You can flexibly adjust the work of Stealth Mode: for instance, you can prohibit the website to receive the search request you used to find it on the Internet, automatically delete both third-party and website’s own cookies, turn off browser geolocation sharing that can be used to track your whereabouts, hide your real IP-address or even indicate one of your choice.
Below we will list and describe the main features and options you can manage in the "Stealth Mode" settings which are divided into four groups: General, Tracking methods, Browser API, and Miscellaneous.
Enable Stealth Mode
Turn the Stealth Mode module on or off.
Hide your search queries
When you proceed to the website from Google, Yahoo or any other search engine, this option hides the search query you used to find it.
Send Do-Not-Track header
Sends a Do-Not-Track (DNT) HTTP header to queried websites that requires web apps to disable tracking of your activity.
Remove X-Client-Data header from HTTP requests
Forbids Google Chrome to send its version and modifications information with requests to Google domains (including Double Click and Google Analytics).
Strip tracking parameters from URLs
If you enable this option, AdGuard will strip tracking parameters like utm_* and fb_ref from pages’ URLs.
Self-destructing third-party cookies
Websites store your information and preferences with cookies – e.g., they remember the language you chose, the location or even the list of goods in your cart. When you get back to the site, your browser sends back the cookies belonging to that website, which allows it to “recall” your data.
Third-party cookies are those implemented by a website that is different from the one you are browsing at the moment. E.g., cnn.com may have a Facebook “Like” widget on it page. This widget will implement a cookie that may be read by Facebook later on. Some advertisers use such cookies to track what other sites you visit where their ads are posted.
Put a time period (in minutes) by the end of which all third-party cookies will be destroyed. Set the timer to 0 in order to block them completely.
Self-destructing first-party cookies
We do not recommend enabling this option as it may severely interfere with the work of certain sites.
Put a time period (in minutes) by the end of which all cookies will be destroyed. Set the timer to 0 in order to block them completely.
Disable cache for third-party requests
When the browser addresses a page, the server assigns it an ETag, which the browser then uses to cache the contents. Upon subsequent requests it sends the ETag to the corresponding server, thus letting it learn the visitor’s identity. While the site files are cached, the ETag is sent every time your browser addresses this site. If the site has content embedded from another server (e.g., an image or iframe), that server will also be able to track your activities without your knowing it.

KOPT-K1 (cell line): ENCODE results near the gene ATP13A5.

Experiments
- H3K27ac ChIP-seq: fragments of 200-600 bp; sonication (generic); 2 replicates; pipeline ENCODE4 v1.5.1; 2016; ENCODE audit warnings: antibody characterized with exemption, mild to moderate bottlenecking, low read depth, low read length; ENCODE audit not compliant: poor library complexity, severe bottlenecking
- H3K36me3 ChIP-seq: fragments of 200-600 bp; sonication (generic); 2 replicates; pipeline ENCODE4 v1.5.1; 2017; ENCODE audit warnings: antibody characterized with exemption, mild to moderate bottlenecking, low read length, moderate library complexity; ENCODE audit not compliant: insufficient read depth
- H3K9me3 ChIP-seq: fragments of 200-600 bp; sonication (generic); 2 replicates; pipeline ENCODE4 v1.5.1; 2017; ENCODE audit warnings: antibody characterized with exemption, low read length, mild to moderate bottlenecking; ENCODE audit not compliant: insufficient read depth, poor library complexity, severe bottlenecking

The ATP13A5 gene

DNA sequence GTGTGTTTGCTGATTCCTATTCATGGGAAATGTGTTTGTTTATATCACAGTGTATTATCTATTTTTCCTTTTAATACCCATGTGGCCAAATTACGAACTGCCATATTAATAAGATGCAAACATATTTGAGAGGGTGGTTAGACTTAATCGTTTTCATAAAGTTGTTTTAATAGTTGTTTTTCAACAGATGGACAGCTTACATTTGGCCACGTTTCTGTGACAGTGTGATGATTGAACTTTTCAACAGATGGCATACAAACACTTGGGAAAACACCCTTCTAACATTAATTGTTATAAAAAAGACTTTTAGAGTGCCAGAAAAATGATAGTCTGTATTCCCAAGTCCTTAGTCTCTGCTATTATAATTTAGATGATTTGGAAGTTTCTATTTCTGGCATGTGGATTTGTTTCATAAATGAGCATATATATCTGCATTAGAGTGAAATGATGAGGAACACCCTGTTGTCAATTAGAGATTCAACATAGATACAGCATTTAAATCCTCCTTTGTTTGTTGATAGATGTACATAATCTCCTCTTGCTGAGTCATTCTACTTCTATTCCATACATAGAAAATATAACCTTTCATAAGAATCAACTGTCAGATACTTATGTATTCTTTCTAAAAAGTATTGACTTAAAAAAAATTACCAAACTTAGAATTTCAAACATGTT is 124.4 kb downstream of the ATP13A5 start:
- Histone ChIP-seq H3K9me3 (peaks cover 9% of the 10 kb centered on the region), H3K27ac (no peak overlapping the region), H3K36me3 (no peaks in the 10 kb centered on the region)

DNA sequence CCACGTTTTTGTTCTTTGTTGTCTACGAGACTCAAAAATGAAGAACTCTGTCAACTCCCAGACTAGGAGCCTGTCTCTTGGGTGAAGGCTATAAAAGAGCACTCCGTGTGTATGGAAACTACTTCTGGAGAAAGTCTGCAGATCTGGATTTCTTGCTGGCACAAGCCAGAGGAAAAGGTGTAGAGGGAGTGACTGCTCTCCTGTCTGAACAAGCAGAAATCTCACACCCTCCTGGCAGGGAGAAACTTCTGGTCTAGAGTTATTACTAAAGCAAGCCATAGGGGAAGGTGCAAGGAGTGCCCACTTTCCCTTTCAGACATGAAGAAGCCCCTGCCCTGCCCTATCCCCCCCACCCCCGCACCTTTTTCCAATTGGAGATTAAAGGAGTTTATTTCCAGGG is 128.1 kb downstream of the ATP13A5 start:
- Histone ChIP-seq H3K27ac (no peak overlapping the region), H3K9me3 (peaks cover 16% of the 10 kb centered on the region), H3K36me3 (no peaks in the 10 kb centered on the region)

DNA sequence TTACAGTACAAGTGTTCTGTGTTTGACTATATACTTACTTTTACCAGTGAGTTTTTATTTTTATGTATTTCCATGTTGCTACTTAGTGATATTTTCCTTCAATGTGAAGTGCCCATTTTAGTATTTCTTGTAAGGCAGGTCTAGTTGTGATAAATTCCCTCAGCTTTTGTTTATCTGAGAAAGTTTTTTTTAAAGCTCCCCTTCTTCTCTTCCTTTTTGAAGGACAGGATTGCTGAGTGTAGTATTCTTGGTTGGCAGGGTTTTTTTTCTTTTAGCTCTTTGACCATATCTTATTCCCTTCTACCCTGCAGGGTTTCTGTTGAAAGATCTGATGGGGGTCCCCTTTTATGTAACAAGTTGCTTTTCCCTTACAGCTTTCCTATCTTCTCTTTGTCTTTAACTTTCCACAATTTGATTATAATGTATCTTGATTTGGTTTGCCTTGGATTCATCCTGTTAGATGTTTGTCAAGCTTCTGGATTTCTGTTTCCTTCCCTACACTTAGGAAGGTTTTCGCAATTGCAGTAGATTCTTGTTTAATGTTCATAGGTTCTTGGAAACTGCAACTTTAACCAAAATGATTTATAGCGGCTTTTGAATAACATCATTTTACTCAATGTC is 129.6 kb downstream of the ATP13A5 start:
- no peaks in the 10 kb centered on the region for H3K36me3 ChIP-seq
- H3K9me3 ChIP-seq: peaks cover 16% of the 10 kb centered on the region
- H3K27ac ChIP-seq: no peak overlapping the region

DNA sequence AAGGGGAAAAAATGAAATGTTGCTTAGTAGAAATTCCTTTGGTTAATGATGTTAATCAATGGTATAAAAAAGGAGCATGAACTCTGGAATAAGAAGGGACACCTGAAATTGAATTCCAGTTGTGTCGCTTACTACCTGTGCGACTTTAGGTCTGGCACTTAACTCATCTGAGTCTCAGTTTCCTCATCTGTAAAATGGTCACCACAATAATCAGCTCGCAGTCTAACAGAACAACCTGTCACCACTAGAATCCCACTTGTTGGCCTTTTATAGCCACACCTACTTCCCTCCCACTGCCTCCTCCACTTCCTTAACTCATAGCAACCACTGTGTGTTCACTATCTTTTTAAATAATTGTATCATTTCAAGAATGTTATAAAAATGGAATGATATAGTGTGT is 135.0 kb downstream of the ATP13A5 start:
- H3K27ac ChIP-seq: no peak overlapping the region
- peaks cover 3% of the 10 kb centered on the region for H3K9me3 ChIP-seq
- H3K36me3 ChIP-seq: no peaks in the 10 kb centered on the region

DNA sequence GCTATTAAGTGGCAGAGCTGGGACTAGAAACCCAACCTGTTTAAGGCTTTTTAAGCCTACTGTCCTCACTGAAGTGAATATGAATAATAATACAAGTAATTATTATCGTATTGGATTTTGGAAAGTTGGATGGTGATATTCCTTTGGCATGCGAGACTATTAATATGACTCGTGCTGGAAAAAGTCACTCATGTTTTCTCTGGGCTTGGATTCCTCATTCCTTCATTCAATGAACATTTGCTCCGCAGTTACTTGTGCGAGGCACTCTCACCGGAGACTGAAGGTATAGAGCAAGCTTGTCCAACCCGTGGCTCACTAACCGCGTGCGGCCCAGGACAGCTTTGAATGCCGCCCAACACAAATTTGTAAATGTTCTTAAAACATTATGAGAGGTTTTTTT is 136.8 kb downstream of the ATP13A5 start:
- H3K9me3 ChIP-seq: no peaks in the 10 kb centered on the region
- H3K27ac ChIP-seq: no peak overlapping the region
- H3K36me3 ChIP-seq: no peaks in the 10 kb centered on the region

Block third-party Authorization header
Authorization header's value is simply a base64 encoded version of the credentials (
WebRTC (Real Time Communications) is a technology that allows streaming of data directly between browsers and apps. It can let others know your real IP address even if you use a proxy or VPN.
Enabling this option can disrupt the work of certain browser applications, such as messengers, chats, cinemas, or games.
Block Push API
Push API enables servers to send messages to web applications regardless of browser status. This means you may see notifications from varous websites even if your browser is hidden to tray or not launched. Enable this option to block browser Push API completely.
Block Location API
Enabling this option will prohibit the browser from sending GPS data that could be used to find your location and modify your search results or otherwise influence your web experience.
The Flash Player plugin has become increasingly vulnerable to online threats like viruses and hackers and can also have a significant negative impact on loading time for websites. When this setting is on, AdGuard blocks browsers' ability to detect components (like plugins and ActiveXObject objects) that allow Flash to display content. This effectively means that browsers are unable to support Flash.
Hide Referer from third-parties
Referer is one of HTTP headers for browser-to-server request. It contains the URL of request source. If you advance from one page to another, Referer will save the URL of the initial page. The server is often equipped with software that analyzes Referer and extracts various information from it. Enabling this option hides the current website from third-party sites by changing the HTTP header.
You can also set Referer of your choice by typing it into the Custom Referer field. Leave the field empty to use the default Referer.
Hide your User-Agent
When you visit a website, your browser send the server its information. It looks like a text line that is a part of HTTP request beginning with “User-Agent:”. It usually includes the name and version of the browser, operating system, and language settings. We always replace your operating system with Linux as we consider *nix system users as less interesting for advertisers.
You can also set User-Agent of your choice by typing it into the Custom User-Agent field. Leave the field empty to use the default User-Agent.
Hide your IP address
Stealth Mode cannot hide your IP address. However, we can conceal it so that websites you visit will take you for a proxy server. Sometimes, it helps, and websites ignore your real IP.
You can set a random IP that you would like to be perceived as yours by simply typing it into the corresponding field. Leave the field empty to use the default IP address.